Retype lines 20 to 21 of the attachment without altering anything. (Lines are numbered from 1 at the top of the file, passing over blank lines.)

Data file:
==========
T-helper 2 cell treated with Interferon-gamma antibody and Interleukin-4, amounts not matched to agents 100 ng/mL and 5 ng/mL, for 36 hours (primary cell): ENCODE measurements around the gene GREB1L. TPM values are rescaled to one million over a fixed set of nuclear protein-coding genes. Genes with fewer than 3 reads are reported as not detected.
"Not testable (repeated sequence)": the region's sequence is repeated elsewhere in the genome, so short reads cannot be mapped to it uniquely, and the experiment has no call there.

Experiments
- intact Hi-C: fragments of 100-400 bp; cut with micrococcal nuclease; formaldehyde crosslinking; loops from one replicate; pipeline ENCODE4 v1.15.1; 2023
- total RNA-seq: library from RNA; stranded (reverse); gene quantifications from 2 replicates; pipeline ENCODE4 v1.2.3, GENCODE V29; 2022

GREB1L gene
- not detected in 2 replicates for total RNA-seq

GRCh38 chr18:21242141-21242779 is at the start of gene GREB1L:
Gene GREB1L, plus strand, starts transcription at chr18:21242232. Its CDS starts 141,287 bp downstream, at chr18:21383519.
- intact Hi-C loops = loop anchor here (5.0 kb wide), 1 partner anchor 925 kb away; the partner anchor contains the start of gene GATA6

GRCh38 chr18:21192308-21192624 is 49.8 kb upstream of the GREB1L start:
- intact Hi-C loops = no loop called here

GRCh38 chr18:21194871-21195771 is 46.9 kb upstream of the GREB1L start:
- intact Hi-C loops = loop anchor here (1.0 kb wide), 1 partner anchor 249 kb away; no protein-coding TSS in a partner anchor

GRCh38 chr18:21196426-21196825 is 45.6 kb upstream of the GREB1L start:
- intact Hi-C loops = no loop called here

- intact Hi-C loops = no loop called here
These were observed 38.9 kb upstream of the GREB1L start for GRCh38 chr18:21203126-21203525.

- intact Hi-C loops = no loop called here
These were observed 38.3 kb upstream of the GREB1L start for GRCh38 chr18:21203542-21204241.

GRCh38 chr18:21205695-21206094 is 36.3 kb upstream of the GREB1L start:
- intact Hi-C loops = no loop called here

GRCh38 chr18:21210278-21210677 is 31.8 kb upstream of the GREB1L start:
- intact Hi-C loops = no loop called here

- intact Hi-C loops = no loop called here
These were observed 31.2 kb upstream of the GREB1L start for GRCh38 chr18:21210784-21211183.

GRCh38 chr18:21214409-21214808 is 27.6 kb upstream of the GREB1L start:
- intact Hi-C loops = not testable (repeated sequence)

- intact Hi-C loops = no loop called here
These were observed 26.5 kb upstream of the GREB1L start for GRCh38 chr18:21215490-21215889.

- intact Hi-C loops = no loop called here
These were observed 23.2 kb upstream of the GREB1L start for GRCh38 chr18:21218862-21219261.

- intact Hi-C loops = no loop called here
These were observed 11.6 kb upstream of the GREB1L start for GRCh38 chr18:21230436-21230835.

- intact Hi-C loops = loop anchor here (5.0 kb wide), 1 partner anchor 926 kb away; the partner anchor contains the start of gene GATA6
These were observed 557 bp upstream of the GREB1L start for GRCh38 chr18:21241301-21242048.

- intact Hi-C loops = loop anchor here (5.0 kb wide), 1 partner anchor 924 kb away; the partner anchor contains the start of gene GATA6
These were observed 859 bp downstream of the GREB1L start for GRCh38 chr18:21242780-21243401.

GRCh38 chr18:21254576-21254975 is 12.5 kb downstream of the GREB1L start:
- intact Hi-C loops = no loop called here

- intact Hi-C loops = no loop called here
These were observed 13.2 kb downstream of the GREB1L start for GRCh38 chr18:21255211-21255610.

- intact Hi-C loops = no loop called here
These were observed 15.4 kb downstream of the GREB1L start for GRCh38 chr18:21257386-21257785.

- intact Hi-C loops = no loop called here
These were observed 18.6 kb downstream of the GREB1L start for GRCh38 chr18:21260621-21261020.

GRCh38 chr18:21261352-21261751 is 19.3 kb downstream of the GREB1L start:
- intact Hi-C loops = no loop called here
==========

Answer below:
These were observed 38.3 kb upstream of the GREB1L start for GRCh38 chr18:21203542-21204241.

GRCh38 chr18:21205695-21206094 is 36.3 kb upstream of the GREB1L start: